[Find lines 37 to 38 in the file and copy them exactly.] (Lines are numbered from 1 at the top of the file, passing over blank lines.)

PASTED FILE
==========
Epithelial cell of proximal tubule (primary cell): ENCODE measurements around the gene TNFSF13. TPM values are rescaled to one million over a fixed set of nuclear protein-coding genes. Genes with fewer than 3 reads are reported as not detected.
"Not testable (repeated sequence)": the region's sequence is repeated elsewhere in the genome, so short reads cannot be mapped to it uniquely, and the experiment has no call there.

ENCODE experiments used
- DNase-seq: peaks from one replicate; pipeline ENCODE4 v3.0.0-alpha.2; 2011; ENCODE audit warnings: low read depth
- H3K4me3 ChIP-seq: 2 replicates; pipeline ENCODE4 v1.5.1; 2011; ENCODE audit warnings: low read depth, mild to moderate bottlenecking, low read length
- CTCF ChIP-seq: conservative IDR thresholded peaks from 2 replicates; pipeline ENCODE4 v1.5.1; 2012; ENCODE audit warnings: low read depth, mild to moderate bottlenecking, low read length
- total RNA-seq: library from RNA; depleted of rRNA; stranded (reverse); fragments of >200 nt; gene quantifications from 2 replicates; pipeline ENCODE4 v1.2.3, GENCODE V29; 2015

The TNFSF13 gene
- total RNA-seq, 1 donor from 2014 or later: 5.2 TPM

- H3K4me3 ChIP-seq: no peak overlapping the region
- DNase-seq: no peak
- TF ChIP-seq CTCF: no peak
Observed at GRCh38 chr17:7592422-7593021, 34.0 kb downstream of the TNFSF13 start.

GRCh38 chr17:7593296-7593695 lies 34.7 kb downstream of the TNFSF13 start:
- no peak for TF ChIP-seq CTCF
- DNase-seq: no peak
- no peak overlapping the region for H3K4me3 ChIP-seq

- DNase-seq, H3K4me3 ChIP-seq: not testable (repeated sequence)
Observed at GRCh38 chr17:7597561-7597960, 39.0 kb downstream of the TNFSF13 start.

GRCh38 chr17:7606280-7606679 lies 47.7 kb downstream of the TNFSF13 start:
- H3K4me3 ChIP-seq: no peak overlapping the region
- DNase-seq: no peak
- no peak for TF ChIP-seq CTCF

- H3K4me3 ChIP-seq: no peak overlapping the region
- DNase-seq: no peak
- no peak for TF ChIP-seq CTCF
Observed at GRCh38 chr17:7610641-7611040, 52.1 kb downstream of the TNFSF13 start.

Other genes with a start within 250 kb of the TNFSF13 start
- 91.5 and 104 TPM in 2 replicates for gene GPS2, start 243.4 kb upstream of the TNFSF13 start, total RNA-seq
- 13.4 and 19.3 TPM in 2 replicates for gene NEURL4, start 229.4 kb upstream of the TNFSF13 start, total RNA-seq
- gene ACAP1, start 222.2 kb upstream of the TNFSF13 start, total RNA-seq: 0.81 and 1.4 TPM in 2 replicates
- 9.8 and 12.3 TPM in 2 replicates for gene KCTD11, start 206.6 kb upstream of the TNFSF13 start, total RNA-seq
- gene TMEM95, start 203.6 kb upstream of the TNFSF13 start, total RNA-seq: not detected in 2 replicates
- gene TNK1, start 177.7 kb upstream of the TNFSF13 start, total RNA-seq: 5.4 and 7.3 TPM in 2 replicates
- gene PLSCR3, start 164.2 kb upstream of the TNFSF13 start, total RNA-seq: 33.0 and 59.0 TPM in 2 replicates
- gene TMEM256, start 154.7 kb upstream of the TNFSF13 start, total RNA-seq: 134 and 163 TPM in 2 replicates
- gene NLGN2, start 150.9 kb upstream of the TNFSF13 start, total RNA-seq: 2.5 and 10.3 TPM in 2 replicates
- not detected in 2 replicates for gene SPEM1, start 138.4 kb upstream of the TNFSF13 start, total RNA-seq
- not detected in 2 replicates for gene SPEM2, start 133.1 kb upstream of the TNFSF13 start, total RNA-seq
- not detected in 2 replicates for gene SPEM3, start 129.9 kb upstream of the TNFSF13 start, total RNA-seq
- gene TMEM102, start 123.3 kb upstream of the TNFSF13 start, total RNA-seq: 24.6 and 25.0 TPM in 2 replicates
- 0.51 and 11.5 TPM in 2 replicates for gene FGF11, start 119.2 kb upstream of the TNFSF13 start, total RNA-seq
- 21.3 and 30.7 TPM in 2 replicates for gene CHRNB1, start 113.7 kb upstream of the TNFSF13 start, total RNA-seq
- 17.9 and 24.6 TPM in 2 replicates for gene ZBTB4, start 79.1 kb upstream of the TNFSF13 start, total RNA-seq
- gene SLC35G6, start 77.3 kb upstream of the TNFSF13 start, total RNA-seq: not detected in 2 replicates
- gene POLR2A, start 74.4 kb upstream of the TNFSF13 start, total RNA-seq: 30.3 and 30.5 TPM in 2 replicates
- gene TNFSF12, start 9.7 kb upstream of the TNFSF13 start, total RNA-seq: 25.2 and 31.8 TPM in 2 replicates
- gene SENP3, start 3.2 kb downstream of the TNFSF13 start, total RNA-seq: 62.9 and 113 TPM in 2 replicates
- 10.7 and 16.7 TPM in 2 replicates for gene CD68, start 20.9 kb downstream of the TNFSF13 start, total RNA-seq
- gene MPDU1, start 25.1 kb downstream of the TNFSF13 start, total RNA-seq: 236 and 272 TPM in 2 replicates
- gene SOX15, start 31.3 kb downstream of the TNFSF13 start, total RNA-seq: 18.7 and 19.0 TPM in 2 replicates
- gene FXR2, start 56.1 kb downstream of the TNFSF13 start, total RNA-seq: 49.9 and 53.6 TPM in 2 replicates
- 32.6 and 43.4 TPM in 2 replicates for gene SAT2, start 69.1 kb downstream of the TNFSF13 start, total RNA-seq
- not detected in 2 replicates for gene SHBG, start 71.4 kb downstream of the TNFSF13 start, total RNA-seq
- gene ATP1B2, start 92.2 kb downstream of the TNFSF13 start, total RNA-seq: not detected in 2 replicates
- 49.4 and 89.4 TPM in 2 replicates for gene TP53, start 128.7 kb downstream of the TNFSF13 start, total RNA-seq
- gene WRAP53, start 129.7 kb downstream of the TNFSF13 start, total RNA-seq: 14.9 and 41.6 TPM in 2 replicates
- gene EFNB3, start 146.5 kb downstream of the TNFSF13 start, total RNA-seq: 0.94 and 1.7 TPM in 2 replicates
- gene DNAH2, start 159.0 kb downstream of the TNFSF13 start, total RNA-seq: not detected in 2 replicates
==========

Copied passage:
- gene NLGN2, start 150.9 kb upstream of the TNFSF13 start, total RNA-seq: 2.5 and 10.3 TPM in 2 replicates
- not detected in 2 replicates for gene SPEM1, start 138.4 kb upstream of the TNFSF13 start, total RNA-seq